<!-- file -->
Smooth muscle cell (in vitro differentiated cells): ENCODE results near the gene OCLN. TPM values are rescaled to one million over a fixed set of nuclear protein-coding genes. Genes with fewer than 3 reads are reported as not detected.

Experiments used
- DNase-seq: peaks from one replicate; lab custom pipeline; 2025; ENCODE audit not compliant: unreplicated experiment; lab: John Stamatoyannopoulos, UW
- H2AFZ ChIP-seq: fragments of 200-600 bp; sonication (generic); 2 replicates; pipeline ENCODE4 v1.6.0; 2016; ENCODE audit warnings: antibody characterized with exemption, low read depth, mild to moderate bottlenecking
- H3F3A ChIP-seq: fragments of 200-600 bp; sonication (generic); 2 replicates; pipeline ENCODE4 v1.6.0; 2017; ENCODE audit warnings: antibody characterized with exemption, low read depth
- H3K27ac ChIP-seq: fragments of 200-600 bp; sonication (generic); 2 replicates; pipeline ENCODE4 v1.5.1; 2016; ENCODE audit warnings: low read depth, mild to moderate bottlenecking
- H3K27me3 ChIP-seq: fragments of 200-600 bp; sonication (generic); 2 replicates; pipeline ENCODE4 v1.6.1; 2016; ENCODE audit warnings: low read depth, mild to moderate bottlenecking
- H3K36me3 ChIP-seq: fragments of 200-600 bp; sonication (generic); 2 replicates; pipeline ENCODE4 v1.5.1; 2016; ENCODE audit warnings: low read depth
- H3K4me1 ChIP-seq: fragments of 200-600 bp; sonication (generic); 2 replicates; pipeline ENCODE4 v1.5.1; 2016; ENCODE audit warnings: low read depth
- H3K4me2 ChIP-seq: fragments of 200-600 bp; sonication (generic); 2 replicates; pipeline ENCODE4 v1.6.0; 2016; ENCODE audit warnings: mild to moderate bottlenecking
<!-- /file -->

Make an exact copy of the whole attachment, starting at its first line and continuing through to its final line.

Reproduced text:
Smooth muscle cell (in vitro differentiated cells): ENCODE results near the gene OCLN. TPM values are rescaled to one million over a fixed set of nuclear protein-coding genes. Genes with fewer than 3 reads are reported as not detected.

Experiments used
- DNase-seq: peaks from one replicate; lab custom pipeline; 2025; ENCODE audit not compliant: unreplicated experiment; lab: John Stamatoyannopoulos, UW
- H2AFZ ChIP-seq: fragments of 200-600 bp; sonication (generic); 2 replicates; pipeline ENCODE4 v1.6.0; 2016; ENCODE audit warnings: antibody characterized with exemption, low read depth, mild to moderate bottlenecking
- H3F3A ChIP-seq: fragments of 200-600 bp; sonication (generic); 2 replicates; pipeline ENCODE4 v1.6.0; 2017; ENCODE audit warnings: antibody characterized with exemption, low read depth
- H3K27ac ChIP-seq: fragments of 200-600 bp; sonication (generic); 2 replicates; pipeline ENCODE4 v1.5.1; 2016; ENCODE audit warnings: low read depth, mild to moderate bottlenecking
- H3K27me3 ChIP-seq: fragments of 200-600 bp; sonication (generic); 2 replicates; pipeline ENCODE4 v1.6.1; 2016; ENCODE audit warnings: low read depth, mild to moderate bottlenecking
- H3K36me3 ChIP-seq: fragments of 200-600 bp; sonication (generic); 2 replicates; pipeline ENCODE4 v1.5.1; 2016; ENCODE audit warnings: low read depth
- H3K4me1 ChIP-seq: fragments of 200-600 bp; sonication (generic); 2 replicates; pipeline ENCODE4 v1.5.1; 2016; ENCODE audit warnings: low read depth
- H3K4me2 ChIP-seq: fragments of 200-600 bp; sonication (generic); 2 replicates; pipeline ENCODE4 v1.6.0; 2016; ENCODE audit warnings: mild to moderate bottlenecking